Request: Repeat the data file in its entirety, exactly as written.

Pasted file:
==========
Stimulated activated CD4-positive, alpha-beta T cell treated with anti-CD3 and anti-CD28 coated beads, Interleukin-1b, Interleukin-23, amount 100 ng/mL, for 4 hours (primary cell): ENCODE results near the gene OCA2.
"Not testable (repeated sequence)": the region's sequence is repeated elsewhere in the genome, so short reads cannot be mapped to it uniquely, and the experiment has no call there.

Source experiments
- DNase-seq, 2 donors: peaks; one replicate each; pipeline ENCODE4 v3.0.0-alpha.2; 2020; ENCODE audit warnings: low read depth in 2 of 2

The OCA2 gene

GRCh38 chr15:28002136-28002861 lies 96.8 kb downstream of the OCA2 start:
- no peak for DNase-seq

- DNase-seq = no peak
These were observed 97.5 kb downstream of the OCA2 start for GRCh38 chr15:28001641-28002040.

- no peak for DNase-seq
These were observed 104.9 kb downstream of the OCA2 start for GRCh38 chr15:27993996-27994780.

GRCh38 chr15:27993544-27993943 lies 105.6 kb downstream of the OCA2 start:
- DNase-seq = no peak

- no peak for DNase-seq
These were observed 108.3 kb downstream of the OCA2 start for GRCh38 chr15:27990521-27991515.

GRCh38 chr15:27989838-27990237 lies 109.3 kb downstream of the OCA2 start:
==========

Stimulated activated CD4-positive, alpha-beta T cell treated with anti-CD3 and anti-CD28 coated beads, Interleukin-1b, Interleukin-23, amount 100 ng/mL, for 4 hours (primary cell): ENCODE results near the gene OCA2.
"Not testable (repeated sequence)": the region's sequence is repeated elsewhere in the genome, so short reads cannot be mapped to it uniquely, and the experiment has no call there.

Source experiments
- DNase-seq, 2 donors: peaks; one replicate each; pipeline ENCODE4 v3.0.0-alpha.2; 2020; ENCODE audit warnings: low read depth in 2 of 2

The OCA2 gene

GRCh38 chr15:28002136-28002861 lies 96.8 kb downstream of the OCA2 start:
- no peak for DNase-seq

- DNase-seq = no peak
These were observed 97.5 kb downstream of the OCA2 start for GRCh38 chr15:28001641-28002040.

- no peak for DNase-seq
These were observed 104.9 kb downstream of the OCA2 start for GRCh38 chr15:27993996-27994780.

GRCh38 chr15:27993544-27993943 lies 105.6 kb downstream of the OCA2 start:
- DNase-seq = no peak

- no peak for DNase-seq
These were observed 108.3 kb downstream of the OCA2 start for GRCh38 chr15:27990521-27991515.

GRCh38 chr15:27989838-27990237 lies 109.3 kb downstream of the OCA2 start: